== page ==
That latter decision reversed last week for students over nine years of age who will be sent home unless they have a doctor’s certificate excusing them, but now they won’t be sent home and don’t need a doctor’s certificate. 

Confused? Well, join the club.

For Foley, it has been an unmitigated disastrous spell.  Christened the Queen of Platitudes by some commentators, her reign will surely end soon.  

However, among politicians, she is not alone. Minister for Health Stephen Donnelly has also been less than assured. 

Ridiculed for stating that we would be on top of vaccination problems by the 31st of June (a 30-day month) and more recently that Christmas pantomimes can go ahead but that children couldn’t attend, he has consistently underperformed on national media and at times has been unsure of his facts.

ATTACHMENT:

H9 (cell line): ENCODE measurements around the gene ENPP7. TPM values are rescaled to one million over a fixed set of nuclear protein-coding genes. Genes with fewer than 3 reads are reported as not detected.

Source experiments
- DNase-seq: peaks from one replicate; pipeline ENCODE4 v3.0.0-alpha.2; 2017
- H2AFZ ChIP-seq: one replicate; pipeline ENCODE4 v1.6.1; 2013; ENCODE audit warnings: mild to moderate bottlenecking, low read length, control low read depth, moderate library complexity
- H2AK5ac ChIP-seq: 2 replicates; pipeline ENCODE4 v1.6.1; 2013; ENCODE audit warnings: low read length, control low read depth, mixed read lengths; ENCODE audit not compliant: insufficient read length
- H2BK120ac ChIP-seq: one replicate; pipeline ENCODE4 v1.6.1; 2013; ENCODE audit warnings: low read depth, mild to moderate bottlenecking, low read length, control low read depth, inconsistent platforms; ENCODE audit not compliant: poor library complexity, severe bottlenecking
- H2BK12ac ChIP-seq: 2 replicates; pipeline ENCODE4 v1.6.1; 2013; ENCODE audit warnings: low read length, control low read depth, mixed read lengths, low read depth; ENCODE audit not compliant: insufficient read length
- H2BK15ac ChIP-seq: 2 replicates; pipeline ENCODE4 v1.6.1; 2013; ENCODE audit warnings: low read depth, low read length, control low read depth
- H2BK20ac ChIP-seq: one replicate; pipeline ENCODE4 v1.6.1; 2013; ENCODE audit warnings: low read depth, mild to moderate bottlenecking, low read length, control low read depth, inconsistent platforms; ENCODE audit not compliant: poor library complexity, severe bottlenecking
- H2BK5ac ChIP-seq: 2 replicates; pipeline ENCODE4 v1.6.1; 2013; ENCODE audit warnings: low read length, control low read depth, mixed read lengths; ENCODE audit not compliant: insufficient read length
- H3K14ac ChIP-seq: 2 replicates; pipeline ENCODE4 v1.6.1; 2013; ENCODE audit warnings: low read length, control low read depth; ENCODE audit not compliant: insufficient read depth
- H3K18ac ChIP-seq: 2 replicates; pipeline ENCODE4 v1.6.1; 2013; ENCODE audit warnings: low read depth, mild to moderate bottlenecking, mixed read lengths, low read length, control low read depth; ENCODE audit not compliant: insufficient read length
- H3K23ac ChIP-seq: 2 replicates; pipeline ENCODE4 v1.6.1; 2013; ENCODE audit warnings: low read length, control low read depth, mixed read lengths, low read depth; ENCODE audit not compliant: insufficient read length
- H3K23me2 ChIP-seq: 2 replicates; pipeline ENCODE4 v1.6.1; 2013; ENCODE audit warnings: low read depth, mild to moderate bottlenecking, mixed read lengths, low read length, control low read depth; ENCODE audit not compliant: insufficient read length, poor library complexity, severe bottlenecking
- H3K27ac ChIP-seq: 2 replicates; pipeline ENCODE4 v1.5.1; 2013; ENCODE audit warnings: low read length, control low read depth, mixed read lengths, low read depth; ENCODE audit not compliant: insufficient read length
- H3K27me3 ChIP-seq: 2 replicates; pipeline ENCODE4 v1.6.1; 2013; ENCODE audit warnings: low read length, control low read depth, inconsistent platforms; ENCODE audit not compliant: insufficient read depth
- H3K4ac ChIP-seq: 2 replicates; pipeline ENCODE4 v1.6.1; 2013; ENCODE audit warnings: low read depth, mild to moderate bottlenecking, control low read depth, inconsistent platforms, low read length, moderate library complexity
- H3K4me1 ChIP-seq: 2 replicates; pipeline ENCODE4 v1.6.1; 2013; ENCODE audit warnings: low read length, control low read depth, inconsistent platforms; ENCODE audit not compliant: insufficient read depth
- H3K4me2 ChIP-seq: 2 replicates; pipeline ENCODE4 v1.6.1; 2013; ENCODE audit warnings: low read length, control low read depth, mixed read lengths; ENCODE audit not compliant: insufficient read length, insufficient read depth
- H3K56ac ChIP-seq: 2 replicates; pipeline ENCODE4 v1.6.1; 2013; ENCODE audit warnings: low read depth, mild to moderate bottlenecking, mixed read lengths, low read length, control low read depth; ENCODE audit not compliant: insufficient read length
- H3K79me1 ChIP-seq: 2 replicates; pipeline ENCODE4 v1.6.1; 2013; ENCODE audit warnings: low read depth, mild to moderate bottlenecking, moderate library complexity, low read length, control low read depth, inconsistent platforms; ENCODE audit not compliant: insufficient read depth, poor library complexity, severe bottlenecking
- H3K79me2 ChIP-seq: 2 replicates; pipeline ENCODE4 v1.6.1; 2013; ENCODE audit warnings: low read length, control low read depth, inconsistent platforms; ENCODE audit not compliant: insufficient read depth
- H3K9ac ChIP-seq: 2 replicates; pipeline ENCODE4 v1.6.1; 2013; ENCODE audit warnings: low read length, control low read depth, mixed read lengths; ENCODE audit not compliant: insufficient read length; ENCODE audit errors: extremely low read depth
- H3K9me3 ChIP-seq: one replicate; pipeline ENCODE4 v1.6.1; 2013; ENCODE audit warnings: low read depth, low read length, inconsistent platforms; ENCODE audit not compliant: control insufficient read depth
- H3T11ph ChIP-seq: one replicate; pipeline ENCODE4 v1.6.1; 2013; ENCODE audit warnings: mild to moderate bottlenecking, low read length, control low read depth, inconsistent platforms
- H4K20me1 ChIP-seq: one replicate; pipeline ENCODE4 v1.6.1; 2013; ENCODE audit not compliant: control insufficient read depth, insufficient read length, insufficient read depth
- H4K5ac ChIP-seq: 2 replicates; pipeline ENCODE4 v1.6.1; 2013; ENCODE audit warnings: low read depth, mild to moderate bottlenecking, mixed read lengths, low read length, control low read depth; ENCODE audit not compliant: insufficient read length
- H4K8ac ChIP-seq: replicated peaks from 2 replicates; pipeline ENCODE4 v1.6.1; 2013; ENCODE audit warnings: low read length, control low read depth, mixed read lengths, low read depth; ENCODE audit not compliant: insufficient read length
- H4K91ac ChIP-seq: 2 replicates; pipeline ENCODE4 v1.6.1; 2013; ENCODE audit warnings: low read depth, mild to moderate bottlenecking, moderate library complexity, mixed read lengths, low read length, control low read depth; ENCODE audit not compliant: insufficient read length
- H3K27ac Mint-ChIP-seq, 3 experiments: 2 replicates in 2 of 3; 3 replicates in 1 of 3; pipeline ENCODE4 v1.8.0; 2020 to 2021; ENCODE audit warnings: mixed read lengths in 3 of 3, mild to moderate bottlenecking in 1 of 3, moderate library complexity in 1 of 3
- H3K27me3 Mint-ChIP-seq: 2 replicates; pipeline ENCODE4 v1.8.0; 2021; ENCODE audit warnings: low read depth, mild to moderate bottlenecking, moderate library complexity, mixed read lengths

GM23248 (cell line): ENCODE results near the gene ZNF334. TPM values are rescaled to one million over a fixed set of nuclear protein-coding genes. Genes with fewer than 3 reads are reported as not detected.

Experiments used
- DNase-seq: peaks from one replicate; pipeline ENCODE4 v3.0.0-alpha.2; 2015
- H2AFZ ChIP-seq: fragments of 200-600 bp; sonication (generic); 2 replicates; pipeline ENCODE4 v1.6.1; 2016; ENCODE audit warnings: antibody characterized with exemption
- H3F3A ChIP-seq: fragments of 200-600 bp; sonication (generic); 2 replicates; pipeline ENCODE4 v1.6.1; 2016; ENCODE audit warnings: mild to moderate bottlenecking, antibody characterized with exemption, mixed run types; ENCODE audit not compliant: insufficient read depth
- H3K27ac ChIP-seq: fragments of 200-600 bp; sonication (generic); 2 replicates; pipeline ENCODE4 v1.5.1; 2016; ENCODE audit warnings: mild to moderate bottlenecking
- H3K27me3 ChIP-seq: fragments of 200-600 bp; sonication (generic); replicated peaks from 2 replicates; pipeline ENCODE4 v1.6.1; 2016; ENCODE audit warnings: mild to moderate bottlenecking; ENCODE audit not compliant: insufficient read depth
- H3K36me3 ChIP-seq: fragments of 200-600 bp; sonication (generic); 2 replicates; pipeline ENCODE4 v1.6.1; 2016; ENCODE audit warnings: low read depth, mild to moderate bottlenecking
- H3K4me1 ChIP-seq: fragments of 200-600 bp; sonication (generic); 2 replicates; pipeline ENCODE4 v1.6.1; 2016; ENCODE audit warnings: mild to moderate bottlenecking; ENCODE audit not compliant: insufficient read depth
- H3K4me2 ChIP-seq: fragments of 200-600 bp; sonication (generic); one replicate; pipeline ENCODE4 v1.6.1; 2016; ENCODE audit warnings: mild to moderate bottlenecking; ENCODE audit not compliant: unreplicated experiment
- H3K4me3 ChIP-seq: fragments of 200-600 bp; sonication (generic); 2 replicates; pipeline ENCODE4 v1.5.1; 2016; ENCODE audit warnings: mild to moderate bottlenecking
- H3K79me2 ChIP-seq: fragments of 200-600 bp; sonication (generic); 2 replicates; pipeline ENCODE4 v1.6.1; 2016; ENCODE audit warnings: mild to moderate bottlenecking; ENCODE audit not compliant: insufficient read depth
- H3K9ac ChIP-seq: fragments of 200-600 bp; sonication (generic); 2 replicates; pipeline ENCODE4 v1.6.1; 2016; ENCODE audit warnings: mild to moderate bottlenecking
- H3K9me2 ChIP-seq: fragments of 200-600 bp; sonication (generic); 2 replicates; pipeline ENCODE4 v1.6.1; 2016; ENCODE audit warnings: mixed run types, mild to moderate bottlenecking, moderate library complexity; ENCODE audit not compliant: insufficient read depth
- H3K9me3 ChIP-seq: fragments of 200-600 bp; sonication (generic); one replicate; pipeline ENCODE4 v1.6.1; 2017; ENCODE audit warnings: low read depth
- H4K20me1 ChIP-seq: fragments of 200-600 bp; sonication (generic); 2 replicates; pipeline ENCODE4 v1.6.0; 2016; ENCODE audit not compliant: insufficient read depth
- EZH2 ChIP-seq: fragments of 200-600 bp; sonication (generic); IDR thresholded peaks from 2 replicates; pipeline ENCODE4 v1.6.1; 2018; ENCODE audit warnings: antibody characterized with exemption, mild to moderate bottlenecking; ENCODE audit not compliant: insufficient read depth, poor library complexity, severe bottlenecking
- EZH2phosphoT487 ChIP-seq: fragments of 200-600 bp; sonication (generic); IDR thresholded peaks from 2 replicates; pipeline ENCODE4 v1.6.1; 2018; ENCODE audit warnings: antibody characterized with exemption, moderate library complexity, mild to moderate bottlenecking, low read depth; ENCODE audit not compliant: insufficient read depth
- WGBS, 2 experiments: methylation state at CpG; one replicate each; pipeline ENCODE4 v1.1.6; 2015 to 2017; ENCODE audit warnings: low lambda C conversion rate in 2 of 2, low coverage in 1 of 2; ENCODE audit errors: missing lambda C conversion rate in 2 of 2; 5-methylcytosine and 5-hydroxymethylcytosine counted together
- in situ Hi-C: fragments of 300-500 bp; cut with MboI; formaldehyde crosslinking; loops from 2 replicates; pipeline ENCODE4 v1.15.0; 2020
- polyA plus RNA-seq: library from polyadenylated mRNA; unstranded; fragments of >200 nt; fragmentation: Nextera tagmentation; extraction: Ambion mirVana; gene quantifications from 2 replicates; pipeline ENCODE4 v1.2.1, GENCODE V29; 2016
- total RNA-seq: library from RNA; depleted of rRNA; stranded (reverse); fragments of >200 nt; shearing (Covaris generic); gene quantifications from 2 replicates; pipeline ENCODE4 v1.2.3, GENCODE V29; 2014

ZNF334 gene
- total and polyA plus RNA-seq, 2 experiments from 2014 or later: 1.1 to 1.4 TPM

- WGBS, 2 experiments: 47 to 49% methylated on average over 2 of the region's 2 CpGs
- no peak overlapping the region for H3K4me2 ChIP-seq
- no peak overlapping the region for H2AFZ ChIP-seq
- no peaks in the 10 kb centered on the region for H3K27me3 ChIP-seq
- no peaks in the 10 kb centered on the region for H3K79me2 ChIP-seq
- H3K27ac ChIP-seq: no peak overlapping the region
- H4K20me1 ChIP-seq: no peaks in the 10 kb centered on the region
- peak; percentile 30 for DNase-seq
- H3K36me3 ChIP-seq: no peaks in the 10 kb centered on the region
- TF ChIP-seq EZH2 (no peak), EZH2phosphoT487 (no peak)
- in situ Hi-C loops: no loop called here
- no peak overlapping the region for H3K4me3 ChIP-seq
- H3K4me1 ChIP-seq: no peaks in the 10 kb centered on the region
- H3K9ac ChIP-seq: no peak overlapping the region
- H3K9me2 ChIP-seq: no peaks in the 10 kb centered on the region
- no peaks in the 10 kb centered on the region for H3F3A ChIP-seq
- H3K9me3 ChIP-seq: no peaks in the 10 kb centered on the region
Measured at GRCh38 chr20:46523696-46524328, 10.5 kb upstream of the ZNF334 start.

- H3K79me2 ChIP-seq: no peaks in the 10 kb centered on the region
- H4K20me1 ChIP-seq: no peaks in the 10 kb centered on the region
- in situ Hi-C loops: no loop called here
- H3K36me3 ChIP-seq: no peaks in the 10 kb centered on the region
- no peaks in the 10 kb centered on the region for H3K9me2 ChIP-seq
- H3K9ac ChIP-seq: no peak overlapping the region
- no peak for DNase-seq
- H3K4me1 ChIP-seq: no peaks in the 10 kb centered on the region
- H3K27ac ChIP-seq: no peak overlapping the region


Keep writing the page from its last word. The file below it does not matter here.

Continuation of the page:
He is christened Calamity Jane by fellow TDs, with his spokesperson having to apologize on occasions when he “misspoke.”  It is strongly rumored that the taoiseach has lost faith in him. 

Donnelly has been constantly overshadowed by Health Service Executive officials, and they have now become the go-to people for information and informed speculation. 

Mind you, these so-called experts have not always covered themselves in glory. Professor Philip Nolan, a member of the National Public Health Emergency Team (NPHET) and the head of its statistical modeling committee, has yet to recover from a tweet he made in June of this year comparing antigen testing to snake oil.  

He was rebuked by Harvard epidemiologist and immunologist Professor Michael Mina who said that Nolan’s comment sowed confusion and that he didn’t appear to know what he was talking about.  While Nolan has said he regrets the tweet, the suspicion still remains that Mina’s observations were correct.